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Moderate alcohol use linked to heart chamber damage, atrial fibrillation in new study

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Do you like to enjoy a glass of wine with dinner? Well, if you are counting on its heart benefits while you enjoy your sips, then this piece of research may worry you. A recent research study by UC San Francisco investigators have found that the structure of the heart is changed by even moderate consumption of alcohol in ways that enhances the risk of atrial fibrillation.

Atrial fibrillation is the most common heart rhythm disturbance in the world. It is characterized by rapid and irregular beating. Typically, it starts with brief periods of abnormal beating and over time it becomes longer and constant. Some people also experience heart palpitations, fainting, shortness of breath, or chest pain along with it.

Gregory Marcus, MD, endowed professor of atrial fibrillation research at UCSF and senior author of the study published in the Journal of the American Heart Association opined that there is growing evidence that points that alcohol even in moderate amounts may be a risk for atrial fibrillation. However, the exact mechanism by which alcohol eventually leads to atrial fibrillation is still unknown.


It is known that atrial fibrillation is a risk factor for stroke. It causes irregular pumping of blood and that sets the stage for blood clots – which can travel to the brain and cause stroke.

As a part of the study, the data from more than 5000 adults were collected over several years in the Framingham Heart Study was analyzed. This data includes echocardiograms, medical history and self reported alcohol intake. The participants in the study all in the age group of 40 to 60 and are mostly white. They reported of having just over a drink per day. It was noted that atrial fibrillation in the group was 8.4 cases per 1000 people per year which translates to 8 cases of atrial fibrillation per 100 people in a year. If we increase another drink per day, the risk increases by 5% every year. Another finding of the study states with every additional drink per day, the left atrium enlarges by .16 millimeter.  This fact highlights a possible site of damage in the heart caused by alcohol consumption.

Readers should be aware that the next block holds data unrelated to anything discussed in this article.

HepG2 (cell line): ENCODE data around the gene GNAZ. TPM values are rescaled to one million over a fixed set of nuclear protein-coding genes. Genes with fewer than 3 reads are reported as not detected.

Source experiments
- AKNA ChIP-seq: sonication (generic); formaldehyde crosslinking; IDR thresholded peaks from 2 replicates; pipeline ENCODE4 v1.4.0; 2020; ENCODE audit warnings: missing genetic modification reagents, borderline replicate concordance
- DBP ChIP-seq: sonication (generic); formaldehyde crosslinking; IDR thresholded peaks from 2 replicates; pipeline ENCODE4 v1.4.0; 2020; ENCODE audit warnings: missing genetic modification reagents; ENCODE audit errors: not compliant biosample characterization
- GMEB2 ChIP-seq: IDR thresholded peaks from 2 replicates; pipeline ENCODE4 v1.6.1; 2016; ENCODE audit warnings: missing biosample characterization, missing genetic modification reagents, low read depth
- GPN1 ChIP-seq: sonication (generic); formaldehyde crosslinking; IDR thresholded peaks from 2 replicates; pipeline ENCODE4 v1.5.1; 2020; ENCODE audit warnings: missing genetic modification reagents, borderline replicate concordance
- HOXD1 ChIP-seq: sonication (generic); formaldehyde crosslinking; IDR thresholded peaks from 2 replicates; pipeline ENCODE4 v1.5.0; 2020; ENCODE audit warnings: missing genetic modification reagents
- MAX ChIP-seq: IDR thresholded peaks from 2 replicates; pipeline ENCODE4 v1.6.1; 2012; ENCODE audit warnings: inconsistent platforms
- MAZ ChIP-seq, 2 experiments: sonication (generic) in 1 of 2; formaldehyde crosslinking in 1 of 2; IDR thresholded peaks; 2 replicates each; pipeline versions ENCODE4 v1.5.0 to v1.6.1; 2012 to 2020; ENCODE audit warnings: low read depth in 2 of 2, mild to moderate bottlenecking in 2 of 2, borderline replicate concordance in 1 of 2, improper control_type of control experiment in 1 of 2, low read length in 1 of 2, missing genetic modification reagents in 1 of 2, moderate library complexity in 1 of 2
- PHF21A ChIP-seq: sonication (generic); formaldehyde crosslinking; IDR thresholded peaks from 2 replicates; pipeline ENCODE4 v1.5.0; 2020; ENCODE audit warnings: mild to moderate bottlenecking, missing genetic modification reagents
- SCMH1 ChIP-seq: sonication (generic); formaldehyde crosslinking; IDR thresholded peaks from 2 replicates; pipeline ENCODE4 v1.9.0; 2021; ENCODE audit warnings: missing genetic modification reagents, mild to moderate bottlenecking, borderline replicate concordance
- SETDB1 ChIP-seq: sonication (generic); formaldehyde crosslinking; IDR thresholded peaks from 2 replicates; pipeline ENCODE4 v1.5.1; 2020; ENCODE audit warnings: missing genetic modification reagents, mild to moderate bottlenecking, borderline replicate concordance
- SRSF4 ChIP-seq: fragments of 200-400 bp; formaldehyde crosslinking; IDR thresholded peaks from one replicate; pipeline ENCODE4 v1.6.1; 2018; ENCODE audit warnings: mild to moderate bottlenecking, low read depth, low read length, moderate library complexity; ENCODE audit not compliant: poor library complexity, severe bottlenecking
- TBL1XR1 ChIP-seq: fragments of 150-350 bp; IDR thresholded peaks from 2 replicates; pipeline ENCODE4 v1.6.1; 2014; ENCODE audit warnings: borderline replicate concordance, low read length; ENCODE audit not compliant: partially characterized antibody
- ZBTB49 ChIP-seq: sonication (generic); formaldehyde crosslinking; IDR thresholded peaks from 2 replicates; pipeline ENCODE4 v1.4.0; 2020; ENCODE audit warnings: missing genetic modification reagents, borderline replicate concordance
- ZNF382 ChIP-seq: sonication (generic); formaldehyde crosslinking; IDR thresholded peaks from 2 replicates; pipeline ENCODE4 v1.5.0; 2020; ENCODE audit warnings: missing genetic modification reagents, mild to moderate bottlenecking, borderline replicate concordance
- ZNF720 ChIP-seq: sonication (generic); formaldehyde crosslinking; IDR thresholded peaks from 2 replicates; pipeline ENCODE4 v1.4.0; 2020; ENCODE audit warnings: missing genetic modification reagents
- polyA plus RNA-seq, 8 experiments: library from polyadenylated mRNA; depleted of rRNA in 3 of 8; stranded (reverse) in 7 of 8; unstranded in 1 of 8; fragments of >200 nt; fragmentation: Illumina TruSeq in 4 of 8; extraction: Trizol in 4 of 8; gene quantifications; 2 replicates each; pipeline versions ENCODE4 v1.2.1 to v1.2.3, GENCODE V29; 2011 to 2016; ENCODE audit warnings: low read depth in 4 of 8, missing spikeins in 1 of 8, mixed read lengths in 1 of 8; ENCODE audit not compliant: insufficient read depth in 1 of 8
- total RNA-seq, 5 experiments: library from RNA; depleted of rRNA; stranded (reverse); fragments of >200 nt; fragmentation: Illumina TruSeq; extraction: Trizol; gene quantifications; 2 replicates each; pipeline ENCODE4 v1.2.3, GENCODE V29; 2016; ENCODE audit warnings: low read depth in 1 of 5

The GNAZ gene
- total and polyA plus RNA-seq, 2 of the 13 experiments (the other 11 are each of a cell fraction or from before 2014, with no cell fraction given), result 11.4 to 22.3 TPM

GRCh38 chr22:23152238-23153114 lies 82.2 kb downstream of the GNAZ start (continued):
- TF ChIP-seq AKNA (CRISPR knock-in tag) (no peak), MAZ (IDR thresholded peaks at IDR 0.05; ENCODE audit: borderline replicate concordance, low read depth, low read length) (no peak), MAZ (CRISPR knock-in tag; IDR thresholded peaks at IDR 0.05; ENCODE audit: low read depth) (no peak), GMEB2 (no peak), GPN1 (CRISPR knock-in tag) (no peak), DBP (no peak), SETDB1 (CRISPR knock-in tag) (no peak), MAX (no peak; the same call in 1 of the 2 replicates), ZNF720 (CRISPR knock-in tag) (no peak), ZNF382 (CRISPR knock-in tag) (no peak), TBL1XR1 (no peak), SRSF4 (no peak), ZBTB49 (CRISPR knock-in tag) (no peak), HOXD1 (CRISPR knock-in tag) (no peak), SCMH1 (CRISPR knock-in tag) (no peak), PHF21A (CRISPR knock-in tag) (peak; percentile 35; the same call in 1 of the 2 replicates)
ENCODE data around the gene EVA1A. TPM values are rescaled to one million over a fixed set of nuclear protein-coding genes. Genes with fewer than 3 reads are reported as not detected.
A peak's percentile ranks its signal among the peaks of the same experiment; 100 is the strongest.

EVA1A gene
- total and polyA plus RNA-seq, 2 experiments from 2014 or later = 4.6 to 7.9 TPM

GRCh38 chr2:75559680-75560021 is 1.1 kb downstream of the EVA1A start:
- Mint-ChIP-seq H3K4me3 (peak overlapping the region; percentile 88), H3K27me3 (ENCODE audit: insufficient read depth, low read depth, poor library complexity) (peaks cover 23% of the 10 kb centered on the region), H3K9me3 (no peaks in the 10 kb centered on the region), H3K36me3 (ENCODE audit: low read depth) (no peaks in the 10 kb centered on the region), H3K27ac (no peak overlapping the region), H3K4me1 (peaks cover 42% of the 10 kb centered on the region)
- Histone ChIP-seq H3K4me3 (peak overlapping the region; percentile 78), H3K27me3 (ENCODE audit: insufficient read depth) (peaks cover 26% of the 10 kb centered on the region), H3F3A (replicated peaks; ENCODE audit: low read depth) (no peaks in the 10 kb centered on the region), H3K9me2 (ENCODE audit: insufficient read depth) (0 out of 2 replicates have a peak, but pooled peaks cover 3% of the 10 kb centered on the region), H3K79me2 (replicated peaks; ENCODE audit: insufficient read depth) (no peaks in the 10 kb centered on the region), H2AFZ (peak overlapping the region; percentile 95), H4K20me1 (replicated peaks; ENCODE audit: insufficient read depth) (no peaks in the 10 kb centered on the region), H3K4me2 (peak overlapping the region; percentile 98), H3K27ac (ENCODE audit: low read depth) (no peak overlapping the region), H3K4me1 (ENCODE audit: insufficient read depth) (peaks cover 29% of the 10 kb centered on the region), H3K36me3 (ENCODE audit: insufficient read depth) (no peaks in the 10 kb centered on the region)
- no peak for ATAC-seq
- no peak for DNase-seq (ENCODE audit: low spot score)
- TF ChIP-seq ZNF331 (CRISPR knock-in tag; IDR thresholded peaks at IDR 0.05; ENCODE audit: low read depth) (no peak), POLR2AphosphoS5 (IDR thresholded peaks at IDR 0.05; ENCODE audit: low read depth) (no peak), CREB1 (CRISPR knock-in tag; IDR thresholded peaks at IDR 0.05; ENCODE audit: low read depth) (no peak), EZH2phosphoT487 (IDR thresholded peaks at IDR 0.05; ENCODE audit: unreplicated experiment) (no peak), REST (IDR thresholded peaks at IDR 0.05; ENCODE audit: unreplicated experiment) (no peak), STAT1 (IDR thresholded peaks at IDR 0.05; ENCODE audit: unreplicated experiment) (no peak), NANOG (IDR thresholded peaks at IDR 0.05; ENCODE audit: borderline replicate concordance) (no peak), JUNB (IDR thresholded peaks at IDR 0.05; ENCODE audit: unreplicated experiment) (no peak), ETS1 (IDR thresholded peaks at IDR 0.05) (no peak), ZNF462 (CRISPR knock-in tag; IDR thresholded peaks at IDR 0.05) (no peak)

The relationship between alcohol and heart is complex and the findings of the new study shed some light on it to help us understand it better remarked Marcus. Previous researches have revealed that moderate drinking can reduce the risk of heart attack while increasing the risk of atrial fibrillation. Marcus and his team of researchers had published a study earlier this year analyzing the hospital admissions in dry and wet counties of Texas. In their study they found that patients in counties permitting alcohol sales were more likely to have atrial fibrillation but less likely to have heart attacks and congestive heart failure. Atrial fibrillation is gradually growing in importance as the success in preventing heart attack in increasing

Another pattern that has been noticed by UCSF’s Health eHeart Study is that people who believe alcohol is good for the heart tend to drink more. Marcus, who is also a practicing cardiologist, said that he constantly tells his patients that there are various forms of heart diseases and not all are related to heart attacks. He also added that alcohol has properties to protect as well as to harm the heart and it is likely that they likely operate through different mechanisms and vary from person to person. Through their research the group of investigators seeks to decipher these mechanisms, which will help designing therapies for heart conditions and enable physicians to give personalized advice to patients.

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